It was as Michael Lawrence recalled being the subject of a kidnap plot, thwarting him from re-entering war-torn Iraq, that it dawned on me: this polite and down to earth man I’d spoken to on a number of occasions, had experienced significantly more than most.
It happened again when he mentioned an impassioned debate he’d had with the Turkish Prime Minister about the definition of a terrorist. And again recountint a meeting with the US top brass in Iraq, uncovering a hugely significant change in American military operating procedures.
It’s testament to Michael Lawrence the man that the former Global Editor at Reuters does not announce himself with fanfare. But as his Campfire talk proved, don’t let his modesty fool you.
Tracing a narrative through his journalism career, from copy boy on a Sydney afternoon newspaper to global news editor meeting Popes and Presidents, Michael’s story focused less on his numerous personal achievements and more on the transformations that have taken place in the media. And as someone whose reporting career began on a typewriter and progressed to issuing social media guidelines for thousands of journalists worldwide, there can be few better placed to comment on this subject.
A key theme throughout his talk was the importance of community journalism. Michael recounted that while working for 2GB radio in Australia, the station’s coverage of a local flood was heavily reliant on information provided by listeners. This was an early example of what would contemporarily be called crowdsourcing; dispelling the myth that such practices are a 21st century phenomenon. He compared this to The Tuscaloosa News; an Alabama based local newspaper, which won the 2012 Pulitzer Prize for Breaking News Reporting. Covering the story of a deadly local tornado, staff at the paper used social media in combination with traditional reporting to provide real-time updates and help locate missing people. Michael’s point was clear: despite great flux in the industry, the principals and purpose of quality journalism haven’t changed, even if the tools and techniques have.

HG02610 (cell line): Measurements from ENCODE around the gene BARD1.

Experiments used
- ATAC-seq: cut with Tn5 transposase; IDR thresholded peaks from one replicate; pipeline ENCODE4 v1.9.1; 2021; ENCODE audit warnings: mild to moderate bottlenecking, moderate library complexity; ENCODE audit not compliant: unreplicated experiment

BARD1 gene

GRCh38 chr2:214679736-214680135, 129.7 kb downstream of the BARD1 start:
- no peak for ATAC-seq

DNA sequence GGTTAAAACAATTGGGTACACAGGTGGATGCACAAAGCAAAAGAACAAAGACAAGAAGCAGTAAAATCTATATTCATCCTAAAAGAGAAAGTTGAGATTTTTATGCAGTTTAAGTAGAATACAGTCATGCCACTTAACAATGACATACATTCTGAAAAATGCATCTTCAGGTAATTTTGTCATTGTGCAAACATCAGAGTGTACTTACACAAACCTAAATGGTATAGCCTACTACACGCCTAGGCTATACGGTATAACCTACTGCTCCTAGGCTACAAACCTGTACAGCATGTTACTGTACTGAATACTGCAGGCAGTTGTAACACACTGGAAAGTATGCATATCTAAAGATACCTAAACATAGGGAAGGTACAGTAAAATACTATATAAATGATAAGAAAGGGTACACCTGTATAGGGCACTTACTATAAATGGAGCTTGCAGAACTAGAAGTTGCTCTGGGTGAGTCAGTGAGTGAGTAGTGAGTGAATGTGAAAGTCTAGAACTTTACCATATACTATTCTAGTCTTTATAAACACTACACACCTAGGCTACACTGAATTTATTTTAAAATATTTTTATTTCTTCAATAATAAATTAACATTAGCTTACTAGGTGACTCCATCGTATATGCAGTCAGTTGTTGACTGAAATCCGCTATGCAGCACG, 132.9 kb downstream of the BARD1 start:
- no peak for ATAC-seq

The night was not without poignancy. Michael spoke of the numerous conflicts he helped cover whilst at Reuters. His memories of the Iraq War and its aftermath were particularly emotive, paying tribute to his colleagues for whom the assignment would prove to be their last. For those in the audience like myself who’ve never been near a conflict zone, hearing the perils involved in reporting news from such an inhospitable location was both an eye opening, and harrowing experience.
Throughout his story, Michael was always at pains to point out how fortunate he has been to work with such talented staff, one of whom, photojournalist Goran Tomasevic, was exhibited downstairs on the ditto doors. As Michael said, “Goran tells a better story with one click than I could do with 2000 words”. I’m not even going to try and explain the vivid nature of Goran’s images, except to say if you get chance, please view them here.
The evening was rounded off with a lively Q&A, with many of the enraptured audience keen to hear Michael’s views on the future of journalism in the Internet age. It was just left for ditto to thank Michael, an engaging speaker, esteemed journalist and gentleman, for a privileged insight into the sharp-end of global news reporting.Listen to Michael Lawrence's Fireside Favourite radio show here